November 28, 2008
Canadian Council on Public-Private Partnerships
PPP Canada prepares to focus on municipal infrastructure projects
Municipalities are the final uncharted frontier for public-private partnerships in Canada and the newly founded federal P3 office intends to focus its efforts in that area.
“Municipalities are an area we have highlighted where we may be most useful,” said Michael Carter, representative of PPP Canada Inc.
Carter was a member of a six-person panel that closed the recent 16th annual Canadian Council on Public-Private Partnerships (CCPPP). Carter joined a panel that consisted of the heads of P3 and Alternative Financing and Procurement (AFP) agencies from across Canada.
Jim Flaherty, finance minister for Canada, announced earlier at the CCPPP conference that the federal P3 agency, PPP Canada Inc., will be up and running in 2009. Flaherty noted that the agency will report to the finance minister and it will soon have its first chair in place.
PPP Canada Inc. will have a $1.25 billion fund to administer and Carter said this size of fund is best suited to help smaller scale projects such as those tackled by municipalities.
“Our long-term goal is to be an advisory agency to the government,” added Carter.
David Livingston, president and chief executive officer (CEO) for Infrastructure Ontario (IO), said his agency would like to help municipalities with understanding P3s. Ultimately, IO would like to get some municipalities to buy into doing a P3 and becoming model examples for others to study and follow.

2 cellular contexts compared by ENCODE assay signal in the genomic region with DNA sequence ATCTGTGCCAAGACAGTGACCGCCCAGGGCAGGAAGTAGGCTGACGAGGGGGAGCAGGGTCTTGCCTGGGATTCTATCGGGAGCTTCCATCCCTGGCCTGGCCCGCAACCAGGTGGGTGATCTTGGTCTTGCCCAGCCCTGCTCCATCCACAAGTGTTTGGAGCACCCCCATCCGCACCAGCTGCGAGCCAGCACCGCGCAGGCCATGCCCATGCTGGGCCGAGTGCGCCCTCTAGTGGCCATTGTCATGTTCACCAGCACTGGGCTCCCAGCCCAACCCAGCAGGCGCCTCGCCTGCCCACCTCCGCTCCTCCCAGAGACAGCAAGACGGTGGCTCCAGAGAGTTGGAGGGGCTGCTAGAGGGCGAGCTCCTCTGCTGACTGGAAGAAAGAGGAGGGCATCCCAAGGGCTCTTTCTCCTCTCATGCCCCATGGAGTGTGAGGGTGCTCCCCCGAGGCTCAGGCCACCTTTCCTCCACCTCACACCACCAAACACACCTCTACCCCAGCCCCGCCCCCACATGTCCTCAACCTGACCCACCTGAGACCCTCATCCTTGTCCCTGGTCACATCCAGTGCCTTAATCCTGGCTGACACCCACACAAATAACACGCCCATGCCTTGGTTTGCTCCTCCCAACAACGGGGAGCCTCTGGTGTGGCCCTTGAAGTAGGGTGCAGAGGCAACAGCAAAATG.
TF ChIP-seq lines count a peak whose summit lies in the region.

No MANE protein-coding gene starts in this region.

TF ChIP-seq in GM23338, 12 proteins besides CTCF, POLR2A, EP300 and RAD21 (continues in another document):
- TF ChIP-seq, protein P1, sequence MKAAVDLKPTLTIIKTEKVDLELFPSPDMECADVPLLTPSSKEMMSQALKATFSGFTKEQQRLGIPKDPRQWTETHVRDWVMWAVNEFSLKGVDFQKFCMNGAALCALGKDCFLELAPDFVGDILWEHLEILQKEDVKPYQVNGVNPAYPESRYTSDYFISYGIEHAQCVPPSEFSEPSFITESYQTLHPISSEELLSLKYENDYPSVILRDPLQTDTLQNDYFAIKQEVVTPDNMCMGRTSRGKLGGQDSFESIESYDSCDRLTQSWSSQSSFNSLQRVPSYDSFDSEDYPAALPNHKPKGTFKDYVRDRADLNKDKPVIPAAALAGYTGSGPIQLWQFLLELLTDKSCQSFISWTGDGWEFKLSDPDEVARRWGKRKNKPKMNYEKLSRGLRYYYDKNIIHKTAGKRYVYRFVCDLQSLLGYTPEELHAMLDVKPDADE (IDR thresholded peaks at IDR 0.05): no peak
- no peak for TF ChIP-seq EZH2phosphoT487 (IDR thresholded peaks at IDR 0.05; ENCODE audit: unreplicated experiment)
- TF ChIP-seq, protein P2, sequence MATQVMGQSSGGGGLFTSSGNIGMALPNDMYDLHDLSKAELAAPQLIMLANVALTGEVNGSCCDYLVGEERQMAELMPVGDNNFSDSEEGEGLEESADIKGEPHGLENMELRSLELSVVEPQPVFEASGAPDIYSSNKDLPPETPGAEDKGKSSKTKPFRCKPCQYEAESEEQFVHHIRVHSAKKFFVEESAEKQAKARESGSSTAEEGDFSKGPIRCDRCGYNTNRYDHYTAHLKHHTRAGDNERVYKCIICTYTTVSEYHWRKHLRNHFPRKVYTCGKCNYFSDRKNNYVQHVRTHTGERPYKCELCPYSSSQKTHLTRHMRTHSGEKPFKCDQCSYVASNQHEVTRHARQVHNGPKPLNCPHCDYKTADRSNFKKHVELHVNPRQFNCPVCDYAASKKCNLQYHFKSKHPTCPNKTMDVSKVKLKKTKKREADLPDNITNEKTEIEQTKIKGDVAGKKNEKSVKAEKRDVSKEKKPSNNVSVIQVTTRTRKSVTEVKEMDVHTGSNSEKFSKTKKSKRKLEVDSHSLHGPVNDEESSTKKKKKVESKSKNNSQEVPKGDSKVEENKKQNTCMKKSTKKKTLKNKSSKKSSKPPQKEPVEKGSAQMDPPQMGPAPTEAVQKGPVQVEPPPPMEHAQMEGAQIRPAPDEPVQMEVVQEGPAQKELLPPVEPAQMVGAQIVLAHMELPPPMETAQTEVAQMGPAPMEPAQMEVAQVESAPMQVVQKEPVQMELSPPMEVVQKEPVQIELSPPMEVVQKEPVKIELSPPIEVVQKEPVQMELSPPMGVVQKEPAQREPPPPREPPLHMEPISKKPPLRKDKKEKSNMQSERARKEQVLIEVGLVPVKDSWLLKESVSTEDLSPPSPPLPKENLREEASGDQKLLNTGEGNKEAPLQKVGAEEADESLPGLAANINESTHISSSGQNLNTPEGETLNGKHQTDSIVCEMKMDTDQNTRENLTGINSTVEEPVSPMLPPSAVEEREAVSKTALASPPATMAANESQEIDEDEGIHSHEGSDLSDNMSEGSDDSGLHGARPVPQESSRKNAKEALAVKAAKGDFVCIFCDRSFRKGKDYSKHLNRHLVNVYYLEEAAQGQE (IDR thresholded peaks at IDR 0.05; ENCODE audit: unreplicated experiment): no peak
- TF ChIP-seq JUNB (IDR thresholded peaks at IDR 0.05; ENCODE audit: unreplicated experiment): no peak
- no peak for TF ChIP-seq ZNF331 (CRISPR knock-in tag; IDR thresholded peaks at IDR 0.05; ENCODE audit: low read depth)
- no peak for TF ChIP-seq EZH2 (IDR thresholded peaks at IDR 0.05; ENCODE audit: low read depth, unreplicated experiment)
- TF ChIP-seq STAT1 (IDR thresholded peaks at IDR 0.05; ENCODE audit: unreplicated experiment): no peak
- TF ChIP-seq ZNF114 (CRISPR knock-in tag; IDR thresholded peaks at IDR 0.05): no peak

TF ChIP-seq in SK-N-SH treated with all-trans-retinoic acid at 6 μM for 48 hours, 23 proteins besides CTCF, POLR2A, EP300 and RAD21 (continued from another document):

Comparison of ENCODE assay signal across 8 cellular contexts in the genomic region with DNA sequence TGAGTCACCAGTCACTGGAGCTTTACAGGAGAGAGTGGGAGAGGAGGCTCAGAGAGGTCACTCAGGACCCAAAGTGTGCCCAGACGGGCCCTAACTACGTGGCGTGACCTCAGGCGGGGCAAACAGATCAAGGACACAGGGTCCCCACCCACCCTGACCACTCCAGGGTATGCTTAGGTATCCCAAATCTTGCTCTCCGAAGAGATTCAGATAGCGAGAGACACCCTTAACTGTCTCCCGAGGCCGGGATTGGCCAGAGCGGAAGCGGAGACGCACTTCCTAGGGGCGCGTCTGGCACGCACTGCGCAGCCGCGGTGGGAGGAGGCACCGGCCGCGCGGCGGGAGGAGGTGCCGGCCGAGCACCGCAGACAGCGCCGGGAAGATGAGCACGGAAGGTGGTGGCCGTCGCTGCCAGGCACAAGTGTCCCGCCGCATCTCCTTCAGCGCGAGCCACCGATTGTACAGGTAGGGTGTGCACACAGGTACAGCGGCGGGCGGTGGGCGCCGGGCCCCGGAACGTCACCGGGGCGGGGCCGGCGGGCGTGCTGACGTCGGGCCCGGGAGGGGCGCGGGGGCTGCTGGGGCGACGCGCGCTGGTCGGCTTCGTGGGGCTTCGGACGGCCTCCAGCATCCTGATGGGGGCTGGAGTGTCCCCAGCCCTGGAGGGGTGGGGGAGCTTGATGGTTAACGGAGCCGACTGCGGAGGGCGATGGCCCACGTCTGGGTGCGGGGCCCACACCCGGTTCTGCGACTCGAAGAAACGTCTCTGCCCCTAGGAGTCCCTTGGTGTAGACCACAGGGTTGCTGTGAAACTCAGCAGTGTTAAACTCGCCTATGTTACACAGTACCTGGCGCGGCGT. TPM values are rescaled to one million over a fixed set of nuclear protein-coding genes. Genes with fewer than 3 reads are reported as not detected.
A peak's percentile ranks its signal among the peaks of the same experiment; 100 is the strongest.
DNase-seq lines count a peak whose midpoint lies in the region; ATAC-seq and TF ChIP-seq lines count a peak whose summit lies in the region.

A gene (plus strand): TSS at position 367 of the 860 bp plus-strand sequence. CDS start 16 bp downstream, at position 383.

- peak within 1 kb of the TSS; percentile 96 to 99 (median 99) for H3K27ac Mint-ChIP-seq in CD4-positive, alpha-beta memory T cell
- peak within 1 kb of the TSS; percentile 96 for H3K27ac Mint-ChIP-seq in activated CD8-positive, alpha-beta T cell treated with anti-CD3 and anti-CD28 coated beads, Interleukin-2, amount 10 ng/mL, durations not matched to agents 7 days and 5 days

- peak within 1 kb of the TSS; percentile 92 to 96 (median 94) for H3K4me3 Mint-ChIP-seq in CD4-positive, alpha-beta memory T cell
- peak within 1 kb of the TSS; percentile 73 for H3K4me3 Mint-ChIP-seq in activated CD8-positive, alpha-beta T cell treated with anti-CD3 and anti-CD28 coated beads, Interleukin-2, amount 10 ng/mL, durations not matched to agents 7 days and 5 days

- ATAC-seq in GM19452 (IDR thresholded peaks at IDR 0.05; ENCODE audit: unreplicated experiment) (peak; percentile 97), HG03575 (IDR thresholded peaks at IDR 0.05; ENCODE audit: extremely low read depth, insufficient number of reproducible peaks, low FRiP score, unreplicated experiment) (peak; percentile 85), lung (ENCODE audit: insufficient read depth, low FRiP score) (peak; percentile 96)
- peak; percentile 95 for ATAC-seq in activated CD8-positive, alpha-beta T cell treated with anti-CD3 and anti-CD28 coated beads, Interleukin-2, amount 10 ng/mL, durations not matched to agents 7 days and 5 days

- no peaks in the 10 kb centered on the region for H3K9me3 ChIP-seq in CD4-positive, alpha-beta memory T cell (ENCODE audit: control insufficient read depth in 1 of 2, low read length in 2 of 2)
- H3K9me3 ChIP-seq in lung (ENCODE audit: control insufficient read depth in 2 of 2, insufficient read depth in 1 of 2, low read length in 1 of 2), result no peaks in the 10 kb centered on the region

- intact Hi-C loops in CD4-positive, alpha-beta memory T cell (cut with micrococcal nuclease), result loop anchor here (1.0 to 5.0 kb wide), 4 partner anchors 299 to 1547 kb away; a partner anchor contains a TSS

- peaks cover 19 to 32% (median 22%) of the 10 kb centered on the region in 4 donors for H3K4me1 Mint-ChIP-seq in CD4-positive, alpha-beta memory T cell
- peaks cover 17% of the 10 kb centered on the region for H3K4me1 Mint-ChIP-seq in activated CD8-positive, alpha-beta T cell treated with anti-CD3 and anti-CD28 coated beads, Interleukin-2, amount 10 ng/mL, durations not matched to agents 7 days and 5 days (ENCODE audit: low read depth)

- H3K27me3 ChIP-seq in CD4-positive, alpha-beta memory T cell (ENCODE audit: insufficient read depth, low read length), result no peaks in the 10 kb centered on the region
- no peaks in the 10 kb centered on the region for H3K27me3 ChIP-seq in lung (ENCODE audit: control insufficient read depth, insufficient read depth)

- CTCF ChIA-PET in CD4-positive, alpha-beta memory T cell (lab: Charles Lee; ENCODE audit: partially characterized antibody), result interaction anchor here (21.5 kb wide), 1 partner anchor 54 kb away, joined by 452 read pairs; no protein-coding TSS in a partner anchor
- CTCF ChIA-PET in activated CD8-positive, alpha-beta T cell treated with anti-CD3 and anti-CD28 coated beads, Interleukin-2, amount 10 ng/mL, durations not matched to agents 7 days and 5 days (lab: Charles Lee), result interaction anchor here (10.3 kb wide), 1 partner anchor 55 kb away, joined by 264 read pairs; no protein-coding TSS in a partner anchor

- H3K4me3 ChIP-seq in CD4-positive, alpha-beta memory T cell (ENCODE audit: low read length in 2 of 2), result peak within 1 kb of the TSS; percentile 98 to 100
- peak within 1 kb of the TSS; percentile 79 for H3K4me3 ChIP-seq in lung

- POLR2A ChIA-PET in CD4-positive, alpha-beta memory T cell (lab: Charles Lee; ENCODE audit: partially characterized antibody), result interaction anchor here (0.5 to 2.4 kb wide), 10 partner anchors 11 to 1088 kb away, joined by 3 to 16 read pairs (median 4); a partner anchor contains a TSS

Calgary and Saskatoon have talked with the major-capital-projects branch of Alberta Transportation, noted its executive director, Neil McQuay. These municipalities are taking the right approach by getting educated about the process and looking at “lessons learned”, said McQuay.
Pierre Lefebvre, president and CEO of Partenariats public-prive Quebec and a CCPPP director, said municipalities could be perfect for bundled projects under a P3 model. For example, three municipalities relatively close in proximity could have their water and wastewater systems built in one P3 project. The challenge is that municipalities can be very territorial and wish to do things their own way, added Lefebvre.
A recent CCPPP survey indicated that 65 per cent of respondents living in communities less than 5,000 people agree it is time to use P3s. Sixty-two per cent of respondents in communities between 5,000 and 100,000 in population also supported P3 use. Lastly, 57 per cent of respondents in communities between 100,000 and one million people support P3 use now.
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